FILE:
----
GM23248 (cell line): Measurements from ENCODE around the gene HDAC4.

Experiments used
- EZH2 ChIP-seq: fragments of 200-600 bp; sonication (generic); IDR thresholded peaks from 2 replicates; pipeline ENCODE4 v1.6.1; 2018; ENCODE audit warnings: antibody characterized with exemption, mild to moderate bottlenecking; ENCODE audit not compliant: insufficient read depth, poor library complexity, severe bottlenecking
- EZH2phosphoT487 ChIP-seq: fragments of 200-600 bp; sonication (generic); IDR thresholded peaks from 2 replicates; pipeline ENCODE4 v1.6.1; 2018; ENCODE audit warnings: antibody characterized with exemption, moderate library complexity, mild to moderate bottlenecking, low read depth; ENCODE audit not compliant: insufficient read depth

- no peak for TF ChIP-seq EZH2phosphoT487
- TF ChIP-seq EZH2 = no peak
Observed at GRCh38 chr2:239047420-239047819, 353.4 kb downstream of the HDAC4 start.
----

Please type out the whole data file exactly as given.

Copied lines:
GM23248 (cell line): Measurements from ENCODE around the gene HDAC4.

Experiments used
- EZH2 ChIP-seq: fragments of 200-600 bp; sonication (generic); IDR thresholded peaks from 2 replicates; pipeline ENCODE4 v1.6.1; 2018; ENCODE audit warnings: antibody characterized with exemption, mild to moderate bottlenecking; ENCODE audit not compliant: insufficient read depth, poor library complexity, severe bottlenecking
- EZH2phosphoT487 ChIP-seq: fragments of 200-600 bp; sonication (generic); IDR thresholded peaks from 2 replicates; pipeline ENCODE4 v1.6.1; 2018; ENCODE audit warnings: antibody characterized with exemption, moderate library complexity, mild to moderate bottlenecking, low read depth; ENCODE audit not compliant: insufficient read depth

- no peak for TF ChIP-seq EZH2phosphoT487
- TF ChIP-seq EZH2 = no peak
Observed at GRCh38 chr2:239047420-239047819, 353.4 kb downstream of the HDAC4 start.